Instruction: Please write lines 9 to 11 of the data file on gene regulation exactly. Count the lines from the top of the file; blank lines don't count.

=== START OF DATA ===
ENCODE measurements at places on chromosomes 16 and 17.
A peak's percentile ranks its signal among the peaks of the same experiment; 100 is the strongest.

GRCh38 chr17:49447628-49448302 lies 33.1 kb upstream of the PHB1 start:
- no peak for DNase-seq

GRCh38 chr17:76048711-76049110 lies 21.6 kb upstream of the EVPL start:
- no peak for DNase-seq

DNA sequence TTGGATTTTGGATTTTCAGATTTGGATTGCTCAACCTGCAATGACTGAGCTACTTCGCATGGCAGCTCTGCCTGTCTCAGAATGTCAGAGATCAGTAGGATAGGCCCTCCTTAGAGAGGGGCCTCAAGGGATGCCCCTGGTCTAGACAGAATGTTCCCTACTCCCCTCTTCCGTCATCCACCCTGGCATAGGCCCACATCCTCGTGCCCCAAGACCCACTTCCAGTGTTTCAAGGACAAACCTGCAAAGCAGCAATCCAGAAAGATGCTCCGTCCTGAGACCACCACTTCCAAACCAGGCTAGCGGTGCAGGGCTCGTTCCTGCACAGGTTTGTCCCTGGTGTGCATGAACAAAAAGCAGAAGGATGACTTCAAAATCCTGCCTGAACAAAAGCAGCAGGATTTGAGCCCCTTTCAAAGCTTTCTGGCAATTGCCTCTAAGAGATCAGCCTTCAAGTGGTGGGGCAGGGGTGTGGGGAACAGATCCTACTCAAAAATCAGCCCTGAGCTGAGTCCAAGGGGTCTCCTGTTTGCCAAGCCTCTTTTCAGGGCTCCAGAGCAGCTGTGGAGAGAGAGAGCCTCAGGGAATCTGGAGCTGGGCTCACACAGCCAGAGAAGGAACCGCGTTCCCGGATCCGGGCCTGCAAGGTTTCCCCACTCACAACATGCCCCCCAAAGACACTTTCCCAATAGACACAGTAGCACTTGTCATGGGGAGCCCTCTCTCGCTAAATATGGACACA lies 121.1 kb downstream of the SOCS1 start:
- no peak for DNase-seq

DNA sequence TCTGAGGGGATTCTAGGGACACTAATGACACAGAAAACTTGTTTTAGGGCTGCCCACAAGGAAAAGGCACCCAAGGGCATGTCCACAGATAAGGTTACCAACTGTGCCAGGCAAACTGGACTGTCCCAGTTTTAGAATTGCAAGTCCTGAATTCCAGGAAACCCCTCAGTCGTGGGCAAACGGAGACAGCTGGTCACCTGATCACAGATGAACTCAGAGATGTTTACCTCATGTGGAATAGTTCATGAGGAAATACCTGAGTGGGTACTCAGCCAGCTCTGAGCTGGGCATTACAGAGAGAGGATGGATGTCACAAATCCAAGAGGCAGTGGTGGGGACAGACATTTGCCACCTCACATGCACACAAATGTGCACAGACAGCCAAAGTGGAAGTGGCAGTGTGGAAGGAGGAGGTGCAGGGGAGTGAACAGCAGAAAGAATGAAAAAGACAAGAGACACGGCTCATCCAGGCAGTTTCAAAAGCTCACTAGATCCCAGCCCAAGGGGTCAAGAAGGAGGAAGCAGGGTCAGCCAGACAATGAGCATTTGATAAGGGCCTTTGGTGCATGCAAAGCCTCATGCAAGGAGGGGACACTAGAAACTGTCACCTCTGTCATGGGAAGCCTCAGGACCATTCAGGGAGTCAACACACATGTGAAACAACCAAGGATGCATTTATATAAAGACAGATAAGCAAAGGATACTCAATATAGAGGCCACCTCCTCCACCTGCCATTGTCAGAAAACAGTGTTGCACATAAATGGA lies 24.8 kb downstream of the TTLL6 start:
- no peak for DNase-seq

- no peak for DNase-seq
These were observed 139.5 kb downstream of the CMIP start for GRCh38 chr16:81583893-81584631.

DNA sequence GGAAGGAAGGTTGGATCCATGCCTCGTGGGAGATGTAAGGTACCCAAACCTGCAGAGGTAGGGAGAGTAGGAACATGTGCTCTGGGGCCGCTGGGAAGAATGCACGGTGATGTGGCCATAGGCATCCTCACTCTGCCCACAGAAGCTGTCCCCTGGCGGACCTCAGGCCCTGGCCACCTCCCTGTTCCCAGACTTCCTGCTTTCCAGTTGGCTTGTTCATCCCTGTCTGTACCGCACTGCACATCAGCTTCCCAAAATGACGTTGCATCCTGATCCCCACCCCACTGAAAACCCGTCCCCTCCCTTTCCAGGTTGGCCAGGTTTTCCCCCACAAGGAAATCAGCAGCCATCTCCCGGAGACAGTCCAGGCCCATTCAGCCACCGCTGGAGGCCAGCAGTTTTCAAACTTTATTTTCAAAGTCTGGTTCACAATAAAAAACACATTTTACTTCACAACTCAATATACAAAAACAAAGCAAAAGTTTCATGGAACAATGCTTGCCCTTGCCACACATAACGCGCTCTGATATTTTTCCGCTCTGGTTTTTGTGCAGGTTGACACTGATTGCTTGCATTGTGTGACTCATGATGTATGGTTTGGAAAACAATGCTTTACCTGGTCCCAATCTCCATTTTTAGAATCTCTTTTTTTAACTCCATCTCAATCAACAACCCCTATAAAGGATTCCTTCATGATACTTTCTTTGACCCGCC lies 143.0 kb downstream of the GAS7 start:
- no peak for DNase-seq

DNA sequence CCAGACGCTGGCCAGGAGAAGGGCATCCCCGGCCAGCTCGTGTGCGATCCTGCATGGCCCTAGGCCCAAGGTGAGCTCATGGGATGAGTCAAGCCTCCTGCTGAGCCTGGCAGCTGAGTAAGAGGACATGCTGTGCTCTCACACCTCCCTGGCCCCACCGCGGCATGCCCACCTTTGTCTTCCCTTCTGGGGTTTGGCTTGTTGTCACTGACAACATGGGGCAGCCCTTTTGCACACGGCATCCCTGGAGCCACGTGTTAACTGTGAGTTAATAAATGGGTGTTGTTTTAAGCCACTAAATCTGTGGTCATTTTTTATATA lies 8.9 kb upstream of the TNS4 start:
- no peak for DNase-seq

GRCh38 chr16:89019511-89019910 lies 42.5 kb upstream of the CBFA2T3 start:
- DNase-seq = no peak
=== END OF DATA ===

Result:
DNA sequence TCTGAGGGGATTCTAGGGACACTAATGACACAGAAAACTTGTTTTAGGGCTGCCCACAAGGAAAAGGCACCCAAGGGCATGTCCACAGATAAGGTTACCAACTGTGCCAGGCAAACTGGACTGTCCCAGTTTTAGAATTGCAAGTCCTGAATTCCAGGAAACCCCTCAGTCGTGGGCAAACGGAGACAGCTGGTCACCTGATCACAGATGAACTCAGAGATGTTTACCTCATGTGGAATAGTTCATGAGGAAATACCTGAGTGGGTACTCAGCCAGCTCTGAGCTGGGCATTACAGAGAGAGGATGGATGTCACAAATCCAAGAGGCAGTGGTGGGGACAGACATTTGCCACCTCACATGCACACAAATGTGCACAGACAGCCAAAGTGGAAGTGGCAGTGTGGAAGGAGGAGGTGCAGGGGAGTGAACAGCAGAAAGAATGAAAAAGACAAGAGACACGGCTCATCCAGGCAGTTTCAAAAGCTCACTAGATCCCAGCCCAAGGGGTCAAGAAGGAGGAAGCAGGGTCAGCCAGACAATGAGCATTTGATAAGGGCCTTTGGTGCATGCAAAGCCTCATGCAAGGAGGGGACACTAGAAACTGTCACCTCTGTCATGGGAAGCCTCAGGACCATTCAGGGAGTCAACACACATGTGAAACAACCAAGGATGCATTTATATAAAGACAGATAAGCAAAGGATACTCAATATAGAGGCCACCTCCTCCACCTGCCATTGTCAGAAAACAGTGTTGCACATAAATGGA lies 24.8 kb downstream of the TTLL6 start:
- no peak for DNase-seq

- no peak for DNase-seq